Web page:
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Indirect Lending

Safety and Soundness / Consumer Affairs: December 2014

December 4, 2014


Tim Melrose Senior Examiner

The number of community banks engaged in so-called indirect lending has increased, in part driven by banks’ efforts to increase earnings. In these banks, indirect lending involves a bank funding consumer purchases of personal goods such as autos, boats, recreational vehicles (RV) and motorcycles through a third party, typically the retailer selling the goods. Indirect lending raises unique safety and soundness and consumer compliance risks. This article identifies steps banks should take to manage the risks of indirect lending.

We begin by distinguishing indirect lending from direct lending and identifying the risks unique to indirect lending. We then discuss supervisory expectations for risk management of indirect lending in the following areas:

  1. Dealer management
  2. Consumer contract underwriting
  3. Consumer compliance
  4. Management oversight

Direct versus indirect lending

Banks participate in consumer lending by making direct loans to their customers. Banks can also establish a relationship with a third party, such as an auto or RV dealer. The first type of activity, direct lending, has traditional credit and consumer risks associated with any consumer loan. The second type of lending, indirect lending, creates the same risks but adds a layer of additional risks. Indirect lending typically takes one of two forms: (1) the dealer may originate loans to consumers, which the bank then purchases or (2) the dealer may forward the loan application to the bank, which then originates the loan. The risks are the same under both scenarios.

Many indirect lending risks arise because the customer interacts directly with the third party (referred to as a dealer in this article) rather than the bank. The bank, as a result, has limited control over or direct insight into the transaction. Because of this, indirect lending activity raises unique consumer lending risks, such as the following:

  • Dealers unable to fulfill obligations, such as requirements to repurchase loans acquired with recourse.
  • Customers providing incomplete or inaccurate personal financial information. Customers may also provide inaccurate financial information when applying for a direct loan; however, in a direct loan, the bank lender can ensure that information is complete and can ask follow-up questions when appropriate. Further, bankers tend to make direct loans to local customers, which helps the bank detect potentially inaccurate information; indirect loan borrowers tend to be more remote.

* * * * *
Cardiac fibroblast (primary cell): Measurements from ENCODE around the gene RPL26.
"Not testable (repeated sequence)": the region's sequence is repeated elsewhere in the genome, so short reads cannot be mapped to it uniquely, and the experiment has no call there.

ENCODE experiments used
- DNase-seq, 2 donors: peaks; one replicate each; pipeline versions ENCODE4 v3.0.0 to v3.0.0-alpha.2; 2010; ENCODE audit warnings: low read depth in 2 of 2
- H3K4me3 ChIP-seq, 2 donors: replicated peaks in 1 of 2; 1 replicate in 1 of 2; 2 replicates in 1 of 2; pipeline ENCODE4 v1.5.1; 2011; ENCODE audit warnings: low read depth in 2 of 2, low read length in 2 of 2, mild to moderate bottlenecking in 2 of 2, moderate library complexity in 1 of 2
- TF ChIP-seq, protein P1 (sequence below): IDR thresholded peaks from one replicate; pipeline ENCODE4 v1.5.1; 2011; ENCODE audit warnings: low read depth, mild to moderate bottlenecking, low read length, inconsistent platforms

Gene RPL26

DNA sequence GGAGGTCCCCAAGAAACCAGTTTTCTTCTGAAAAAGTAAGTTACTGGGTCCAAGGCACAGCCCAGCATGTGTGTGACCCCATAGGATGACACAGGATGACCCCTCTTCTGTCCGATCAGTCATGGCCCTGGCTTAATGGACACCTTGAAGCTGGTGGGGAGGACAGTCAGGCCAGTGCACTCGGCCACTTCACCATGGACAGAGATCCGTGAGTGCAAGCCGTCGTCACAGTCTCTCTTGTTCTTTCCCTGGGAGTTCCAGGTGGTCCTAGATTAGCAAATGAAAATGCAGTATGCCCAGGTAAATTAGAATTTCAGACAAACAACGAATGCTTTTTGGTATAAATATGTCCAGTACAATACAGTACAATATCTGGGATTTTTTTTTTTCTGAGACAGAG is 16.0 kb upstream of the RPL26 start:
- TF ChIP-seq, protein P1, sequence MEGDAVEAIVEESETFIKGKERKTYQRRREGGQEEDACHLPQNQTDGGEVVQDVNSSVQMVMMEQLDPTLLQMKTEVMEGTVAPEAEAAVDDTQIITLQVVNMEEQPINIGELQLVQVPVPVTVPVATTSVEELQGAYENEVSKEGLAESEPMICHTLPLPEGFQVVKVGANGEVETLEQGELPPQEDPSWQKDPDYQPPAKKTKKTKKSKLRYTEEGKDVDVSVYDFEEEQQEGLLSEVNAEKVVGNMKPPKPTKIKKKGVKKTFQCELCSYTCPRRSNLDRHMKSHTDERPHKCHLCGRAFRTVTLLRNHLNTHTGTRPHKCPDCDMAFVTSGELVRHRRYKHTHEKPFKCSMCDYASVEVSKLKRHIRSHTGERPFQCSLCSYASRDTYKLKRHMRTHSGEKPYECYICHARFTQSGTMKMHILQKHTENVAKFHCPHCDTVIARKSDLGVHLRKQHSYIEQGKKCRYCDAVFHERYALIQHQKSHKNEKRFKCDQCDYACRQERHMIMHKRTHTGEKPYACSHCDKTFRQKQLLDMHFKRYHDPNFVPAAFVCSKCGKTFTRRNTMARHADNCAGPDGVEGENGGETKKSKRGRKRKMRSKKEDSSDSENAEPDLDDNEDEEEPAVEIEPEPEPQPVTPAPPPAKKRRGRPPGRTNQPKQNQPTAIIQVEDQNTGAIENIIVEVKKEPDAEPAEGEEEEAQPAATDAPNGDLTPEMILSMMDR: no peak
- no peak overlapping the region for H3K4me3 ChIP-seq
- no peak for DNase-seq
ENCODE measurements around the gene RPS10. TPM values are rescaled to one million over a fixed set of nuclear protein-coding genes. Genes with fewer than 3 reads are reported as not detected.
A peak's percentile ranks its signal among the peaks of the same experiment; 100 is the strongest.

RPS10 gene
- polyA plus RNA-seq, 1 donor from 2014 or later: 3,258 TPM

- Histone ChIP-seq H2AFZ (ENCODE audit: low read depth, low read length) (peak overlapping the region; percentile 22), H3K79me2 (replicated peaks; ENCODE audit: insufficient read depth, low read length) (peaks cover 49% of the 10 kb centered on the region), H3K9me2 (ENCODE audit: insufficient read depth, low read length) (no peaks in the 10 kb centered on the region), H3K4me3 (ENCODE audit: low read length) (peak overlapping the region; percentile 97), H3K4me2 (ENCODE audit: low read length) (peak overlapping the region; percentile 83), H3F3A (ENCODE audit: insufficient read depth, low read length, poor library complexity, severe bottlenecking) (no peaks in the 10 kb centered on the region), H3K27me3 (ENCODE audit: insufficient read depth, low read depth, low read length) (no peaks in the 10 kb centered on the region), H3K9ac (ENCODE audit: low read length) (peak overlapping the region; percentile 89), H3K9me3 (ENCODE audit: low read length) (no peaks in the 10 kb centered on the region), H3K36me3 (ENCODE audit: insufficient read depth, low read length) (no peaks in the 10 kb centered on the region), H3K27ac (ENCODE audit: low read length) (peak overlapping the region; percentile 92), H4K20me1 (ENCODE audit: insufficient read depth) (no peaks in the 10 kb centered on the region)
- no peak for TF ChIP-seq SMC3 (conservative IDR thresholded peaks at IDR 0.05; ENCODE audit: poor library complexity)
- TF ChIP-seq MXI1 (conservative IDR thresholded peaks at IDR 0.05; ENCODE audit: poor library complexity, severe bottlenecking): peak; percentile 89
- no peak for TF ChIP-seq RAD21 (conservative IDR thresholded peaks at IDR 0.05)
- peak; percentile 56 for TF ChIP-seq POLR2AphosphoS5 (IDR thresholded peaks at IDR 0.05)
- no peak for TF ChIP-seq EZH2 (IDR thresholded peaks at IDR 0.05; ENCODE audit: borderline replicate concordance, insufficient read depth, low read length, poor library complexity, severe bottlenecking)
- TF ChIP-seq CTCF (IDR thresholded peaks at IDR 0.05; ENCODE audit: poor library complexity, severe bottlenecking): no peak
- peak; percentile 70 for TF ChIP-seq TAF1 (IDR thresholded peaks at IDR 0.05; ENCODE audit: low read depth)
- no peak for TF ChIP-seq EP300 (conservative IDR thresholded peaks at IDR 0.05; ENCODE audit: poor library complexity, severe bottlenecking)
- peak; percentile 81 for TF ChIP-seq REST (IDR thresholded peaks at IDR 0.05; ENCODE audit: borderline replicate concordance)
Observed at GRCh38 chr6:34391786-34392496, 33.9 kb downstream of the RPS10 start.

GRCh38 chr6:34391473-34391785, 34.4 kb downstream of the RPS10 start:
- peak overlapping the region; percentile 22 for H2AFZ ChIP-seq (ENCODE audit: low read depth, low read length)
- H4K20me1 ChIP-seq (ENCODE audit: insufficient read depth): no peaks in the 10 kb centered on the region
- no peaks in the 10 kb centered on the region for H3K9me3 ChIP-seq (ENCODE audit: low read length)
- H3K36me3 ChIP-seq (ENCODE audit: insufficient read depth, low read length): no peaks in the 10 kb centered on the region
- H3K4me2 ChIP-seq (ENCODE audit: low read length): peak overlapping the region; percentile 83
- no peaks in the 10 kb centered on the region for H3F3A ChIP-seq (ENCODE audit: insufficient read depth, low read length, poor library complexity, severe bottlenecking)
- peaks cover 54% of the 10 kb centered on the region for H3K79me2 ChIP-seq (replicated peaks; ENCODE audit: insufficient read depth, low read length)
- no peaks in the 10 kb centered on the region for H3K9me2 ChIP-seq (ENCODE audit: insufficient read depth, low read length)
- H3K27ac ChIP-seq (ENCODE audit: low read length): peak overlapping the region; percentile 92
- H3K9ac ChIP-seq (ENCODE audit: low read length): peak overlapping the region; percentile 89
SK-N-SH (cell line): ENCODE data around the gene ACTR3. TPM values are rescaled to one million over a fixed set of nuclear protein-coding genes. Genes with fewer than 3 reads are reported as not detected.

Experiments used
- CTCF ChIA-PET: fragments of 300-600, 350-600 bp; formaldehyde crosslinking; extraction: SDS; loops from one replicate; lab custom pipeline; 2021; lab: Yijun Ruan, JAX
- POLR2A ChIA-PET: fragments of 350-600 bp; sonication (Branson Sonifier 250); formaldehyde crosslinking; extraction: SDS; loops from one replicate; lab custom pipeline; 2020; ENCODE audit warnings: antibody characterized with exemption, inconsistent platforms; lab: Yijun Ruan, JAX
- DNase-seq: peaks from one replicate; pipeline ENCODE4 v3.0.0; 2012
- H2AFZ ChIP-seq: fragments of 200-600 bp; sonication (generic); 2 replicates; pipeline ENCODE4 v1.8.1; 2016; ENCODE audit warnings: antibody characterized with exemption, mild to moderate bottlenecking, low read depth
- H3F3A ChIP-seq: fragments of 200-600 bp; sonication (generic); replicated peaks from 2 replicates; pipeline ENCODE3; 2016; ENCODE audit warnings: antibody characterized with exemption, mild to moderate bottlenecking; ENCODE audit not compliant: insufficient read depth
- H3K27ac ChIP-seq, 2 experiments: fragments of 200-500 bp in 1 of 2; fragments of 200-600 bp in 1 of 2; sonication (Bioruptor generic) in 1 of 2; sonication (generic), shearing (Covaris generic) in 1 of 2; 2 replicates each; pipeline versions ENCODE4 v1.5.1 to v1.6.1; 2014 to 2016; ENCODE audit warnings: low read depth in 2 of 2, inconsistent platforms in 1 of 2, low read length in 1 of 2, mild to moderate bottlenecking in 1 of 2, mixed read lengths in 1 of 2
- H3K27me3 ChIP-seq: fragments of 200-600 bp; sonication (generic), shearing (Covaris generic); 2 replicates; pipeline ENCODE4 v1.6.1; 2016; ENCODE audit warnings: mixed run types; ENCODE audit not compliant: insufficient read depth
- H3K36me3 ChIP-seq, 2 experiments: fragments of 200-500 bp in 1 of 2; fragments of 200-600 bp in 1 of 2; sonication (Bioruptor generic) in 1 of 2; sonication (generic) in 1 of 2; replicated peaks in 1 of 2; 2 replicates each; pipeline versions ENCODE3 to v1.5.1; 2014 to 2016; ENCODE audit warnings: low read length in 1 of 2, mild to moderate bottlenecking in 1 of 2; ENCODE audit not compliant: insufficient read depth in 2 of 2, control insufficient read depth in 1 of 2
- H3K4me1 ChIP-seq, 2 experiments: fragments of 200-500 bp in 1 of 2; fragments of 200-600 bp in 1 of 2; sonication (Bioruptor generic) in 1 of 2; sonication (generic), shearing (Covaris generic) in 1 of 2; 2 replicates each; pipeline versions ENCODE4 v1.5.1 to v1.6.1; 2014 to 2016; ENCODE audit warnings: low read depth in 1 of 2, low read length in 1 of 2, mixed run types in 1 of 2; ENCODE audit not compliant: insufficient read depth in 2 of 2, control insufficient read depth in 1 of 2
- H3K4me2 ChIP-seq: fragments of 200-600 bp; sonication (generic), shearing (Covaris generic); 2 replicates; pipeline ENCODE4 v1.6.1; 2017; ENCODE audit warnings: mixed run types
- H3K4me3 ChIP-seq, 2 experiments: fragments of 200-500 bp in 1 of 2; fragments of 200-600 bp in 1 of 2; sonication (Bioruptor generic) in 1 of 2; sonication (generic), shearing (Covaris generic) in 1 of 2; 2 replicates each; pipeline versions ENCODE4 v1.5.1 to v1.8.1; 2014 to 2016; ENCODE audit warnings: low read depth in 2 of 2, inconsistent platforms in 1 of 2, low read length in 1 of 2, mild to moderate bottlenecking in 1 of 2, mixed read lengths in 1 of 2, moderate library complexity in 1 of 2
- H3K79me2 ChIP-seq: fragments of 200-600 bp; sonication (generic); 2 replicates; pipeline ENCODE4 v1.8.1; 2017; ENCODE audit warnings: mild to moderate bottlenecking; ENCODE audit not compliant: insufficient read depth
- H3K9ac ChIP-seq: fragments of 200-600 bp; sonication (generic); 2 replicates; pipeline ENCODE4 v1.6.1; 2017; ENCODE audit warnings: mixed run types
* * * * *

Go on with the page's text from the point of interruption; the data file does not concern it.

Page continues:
• Dealers engaging in fraudulent transactions or delaying lien perfections. Dealers may have incentives to inflate borrower income in order to ensure that the bank will purchase the loan.
  • Dealers needing to comply with certain consumer protection laws and regulations as detailed in the Consumer Compliance section below.

Most importantly, bankers cannot outsource their loan underwriting or consumer compliance responsibilities to the dealers even if the banker is not engaging directly with the consumer. Loans originated through the dealer must meet safety and soundness standards and comply with all consumer protection laws and regulations to the same extent as direct loans. Accordingly, bankers need to ensure that their risk management practices provide for appropriate oversight of the indirect lending activity. We now discuss those needed risk management practices.

Risk management practices

Dealer management
Effective risk management of the dealer relationship requires well-defined bank policies and practices. In particular, the bank should require a written agreement between the bank and each dealer. The contract between the bank and the dealer should include the key provisions standard for third-party vendor contracts. Key provisions would:

  • Detail performance expectations for the dealer, including consumer compliance expectations.
  • Outline the bank’s ability to perform on-site reviews of the dealer.
  • Define requirements for the dealer to provide ongoing financial information.
  • Address compensation arrangements clearly.1

Policies should also include clear underwriting criteria for determining which dealers the bank will authorize for its indirect lending program. Choosing the “wrong” dealer can increase the bank’s risk for fraudulent loans, unperfected liens and inability of dealers to fulfill their obligations. The type of underwriting banks conduct must align with the level of recourse the bank has to the dealer for “bad” loans since the bank’s risk level varies based on these different contract purchase arrangements. Contracts can be purchased in three ways:

  • Full recourse—the dealer is required to repurchase the loan on demand from the bank throughout the life of the loan.
  • Limited recourse—the dealer must repurchase the contract under certain limited circumstances or for a limited period of time.
  • Without recourse—the dealer is never obligated to repurchase the loan.

The bank relies on the dealer’s financial strength to provide support for the consumer loans when contracts are purchased with full or partial recourse. Therefore, a full credit review of the dealer is essential to ensure that the dealer can meet its obligations. Further, as with any loan exposure, the bank should set clear limits on the volume of contracts it will purchase from each participating dealer.

Since dealers assist borrowers in filling out loan applications and assist banks in perfecting liens, it is important for the bank to evaluate and manage the risk of the dealer’s activities.

Finally, banks should develop a program of both off-site monitoring and on-site visits to dealers. Monitoring programs should outline clear performance parameters for each dealer, including items such as loan quality by dealer (percent past due, charge-offs), compliance reviews (appropriate disclosures, fair lending compliance) and lien searches to ensure timely filing of liens. Bank policies should outline circumstances under which it will terminate a dealer relationship because of poor performance with respect to key metrics.